Finite-size scaling of human-population distributions over fixed-size cells and its relation to fractal spatial structure
Using demographic data of high spatial resolution for a region in the south of Europe, we study the population over fixed-size spatial cells. We find that, counterintuitively, the distribution of the number of inhabitants per cell increases its variability when the size of the cells is increased.
Nevertheless, the shape of the distributions is kept constant, which allows us to introduce a scaling law, analogous to finite-size scaling, with a scaling function reasonably well fitted by a gamma distribution.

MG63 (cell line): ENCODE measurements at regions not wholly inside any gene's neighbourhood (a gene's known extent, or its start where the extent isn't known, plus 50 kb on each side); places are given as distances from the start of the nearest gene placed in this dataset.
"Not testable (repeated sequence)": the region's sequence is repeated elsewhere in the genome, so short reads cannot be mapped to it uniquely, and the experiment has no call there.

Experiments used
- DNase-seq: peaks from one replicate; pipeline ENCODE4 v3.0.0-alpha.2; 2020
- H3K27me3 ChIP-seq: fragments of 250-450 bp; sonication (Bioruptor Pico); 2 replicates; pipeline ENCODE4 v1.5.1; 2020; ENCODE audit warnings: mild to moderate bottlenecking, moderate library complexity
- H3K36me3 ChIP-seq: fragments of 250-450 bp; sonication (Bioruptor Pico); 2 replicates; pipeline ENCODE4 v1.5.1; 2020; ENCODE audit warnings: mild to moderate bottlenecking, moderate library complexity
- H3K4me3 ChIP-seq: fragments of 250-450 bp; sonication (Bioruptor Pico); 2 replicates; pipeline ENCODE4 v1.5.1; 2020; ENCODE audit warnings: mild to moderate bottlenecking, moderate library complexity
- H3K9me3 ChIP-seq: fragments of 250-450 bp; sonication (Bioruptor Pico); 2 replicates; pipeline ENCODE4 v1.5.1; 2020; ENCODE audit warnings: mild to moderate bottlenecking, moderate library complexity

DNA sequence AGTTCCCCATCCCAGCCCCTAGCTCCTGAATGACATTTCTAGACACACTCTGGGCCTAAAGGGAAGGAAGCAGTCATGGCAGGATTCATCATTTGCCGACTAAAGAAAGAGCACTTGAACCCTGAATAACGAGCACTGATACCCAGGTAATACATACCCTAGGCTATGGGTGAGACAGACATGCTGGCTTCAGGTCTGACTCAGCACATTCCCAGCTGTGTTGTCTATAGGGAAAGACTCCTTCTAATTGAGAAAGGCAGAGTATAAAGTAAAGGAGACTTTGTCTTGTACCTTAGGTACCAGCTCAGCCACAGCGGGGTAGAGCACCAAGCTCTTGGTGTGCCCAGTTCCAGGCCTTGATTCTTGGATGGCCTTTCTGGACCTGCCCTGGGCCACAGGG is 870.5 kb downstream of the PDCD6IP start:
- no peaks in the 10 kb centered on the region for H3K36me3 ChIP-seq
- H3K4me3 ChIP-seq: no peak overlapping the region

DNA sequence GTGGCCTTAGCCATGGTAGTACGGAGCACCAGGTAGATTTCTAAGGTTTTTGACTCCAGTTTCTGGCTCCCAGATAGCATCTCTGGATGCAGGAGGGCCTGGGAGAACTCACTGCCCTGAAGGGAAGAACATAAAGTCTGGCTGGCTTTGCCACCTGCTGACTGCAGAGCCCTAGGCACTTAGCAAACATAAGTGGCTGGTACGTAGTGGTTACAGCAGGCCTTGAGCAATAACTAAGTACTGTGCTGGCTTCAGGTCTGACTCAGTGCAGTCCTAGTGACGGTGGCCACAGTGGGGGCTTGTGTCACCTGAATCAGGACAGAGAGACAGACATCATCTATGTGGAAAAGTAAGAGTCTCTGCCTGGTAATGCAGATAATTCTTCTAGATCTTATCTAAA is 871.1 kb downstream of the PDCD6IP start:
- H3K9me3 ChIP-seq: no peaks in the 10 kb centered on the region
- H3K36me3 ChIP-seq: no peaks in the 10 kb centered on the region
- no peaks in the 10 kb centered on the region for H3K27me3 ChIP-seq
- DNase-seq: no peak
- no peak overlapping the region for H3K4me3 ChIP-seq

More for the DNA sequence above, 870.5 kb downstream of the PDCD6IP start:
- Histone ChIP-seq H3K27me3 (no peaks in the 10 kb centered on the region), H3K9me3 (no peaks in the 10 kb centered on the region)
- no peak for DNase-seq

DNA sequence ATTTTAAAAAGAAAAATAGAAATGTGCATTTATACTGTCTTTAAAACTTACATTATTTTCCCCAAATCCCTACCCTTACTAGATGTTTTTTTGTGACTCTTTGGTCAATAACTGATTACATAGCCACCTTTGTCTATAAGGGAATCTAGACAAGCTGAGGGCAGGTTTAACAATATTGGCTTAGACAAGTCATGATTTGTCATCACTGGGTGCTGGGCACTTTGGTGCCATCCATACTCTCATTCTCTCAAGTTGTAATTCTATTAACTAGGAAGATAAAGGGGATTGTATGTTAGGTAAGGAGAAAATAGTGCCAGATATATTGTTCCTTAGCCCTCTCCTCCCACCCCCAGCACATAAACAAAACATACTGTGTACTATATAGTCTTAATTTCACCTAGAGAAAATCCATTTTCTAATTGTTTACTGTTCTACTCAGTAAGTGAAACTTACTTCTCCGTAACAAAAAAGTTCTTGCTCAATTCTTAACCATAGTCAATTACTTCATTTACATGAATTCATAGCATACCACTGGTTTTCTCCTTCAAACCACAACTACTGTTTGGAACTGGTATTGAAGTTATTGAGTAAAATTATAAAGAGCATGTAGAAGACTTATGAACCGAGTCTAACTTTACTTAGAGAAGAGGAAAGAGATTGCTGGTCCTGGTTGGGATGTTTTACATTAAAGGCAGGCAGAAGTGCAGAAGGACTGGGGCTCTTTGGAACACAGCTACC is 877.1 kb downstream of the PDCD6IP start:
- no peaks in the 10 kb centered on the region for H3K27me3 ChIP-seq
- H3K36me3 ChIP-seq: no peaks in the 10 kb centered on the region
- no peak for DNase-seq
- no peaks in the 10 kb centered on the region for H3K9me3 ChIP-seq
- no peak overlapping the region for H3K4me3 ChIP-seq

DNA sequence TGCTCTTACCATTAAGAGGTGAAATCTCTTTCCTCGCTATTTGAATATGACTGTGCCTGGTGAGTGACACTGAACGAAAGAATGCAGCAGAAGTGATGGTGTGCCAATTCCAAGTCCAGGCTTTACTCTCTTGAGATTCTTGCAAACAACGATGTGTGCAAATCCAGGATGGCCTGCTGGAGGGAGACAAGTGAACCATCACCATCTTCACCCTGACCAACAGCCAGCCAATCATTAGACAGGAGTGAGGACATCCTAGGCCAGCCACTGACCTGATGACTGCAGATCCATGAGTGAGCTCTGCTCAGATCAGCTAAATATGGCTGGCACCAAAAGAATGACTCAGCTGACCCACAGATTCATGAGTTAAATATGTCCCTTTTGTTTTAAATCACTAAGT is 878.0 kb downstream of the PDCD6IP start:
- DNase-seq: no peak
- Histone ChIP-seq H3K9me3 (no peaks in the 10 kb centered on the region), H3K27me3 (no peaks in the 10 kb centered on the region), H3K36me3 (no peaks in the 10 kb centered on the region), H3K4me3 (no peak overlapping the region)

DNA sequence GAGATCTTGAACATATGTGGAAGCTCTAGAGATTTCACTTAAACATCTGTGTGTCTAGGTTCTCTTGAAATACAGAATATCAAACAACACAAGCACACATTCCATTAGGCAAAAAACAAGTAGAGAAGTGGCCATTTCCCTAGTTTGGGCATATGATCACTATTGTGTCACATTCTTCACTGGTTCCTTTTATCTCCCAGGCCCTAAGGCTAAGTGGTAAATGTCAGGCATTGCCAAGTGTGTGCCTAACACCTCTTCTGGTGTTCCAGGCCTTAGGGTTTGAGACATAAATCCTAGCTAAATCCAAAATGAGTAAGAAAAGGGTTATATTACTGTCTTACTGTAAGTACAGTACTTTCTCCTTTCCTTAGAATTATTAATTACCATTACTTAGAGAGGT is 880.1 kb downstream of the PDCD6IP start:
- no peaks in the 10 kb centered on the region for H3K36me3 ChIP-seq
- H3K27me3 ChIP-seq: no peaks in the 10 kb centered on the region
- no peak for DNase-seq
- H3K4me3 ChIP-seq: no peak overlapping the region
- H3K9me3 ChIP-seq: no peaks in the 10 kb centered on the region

This means that the distribution of the number of inhabitants per cell is stable or invariant under addition with neighboring cells (plus rescaling), defying the central-limit theorem, due to the obvious dependence of the random variables.
The finite-size scaling implies a power-law relations between the moments of the distribution and its scale parameter, which are found to be related with the fractal properties of the spatial pattern formed by the population. The match between theoretical predictions and empirical results is reasonably good.
A. Corral, M. Garcia del Muro, Finite-size scaling of human-population distributions over fixed-size cells and its relation to fractal spatial structure, Physical Review E 106 (2022) 054310.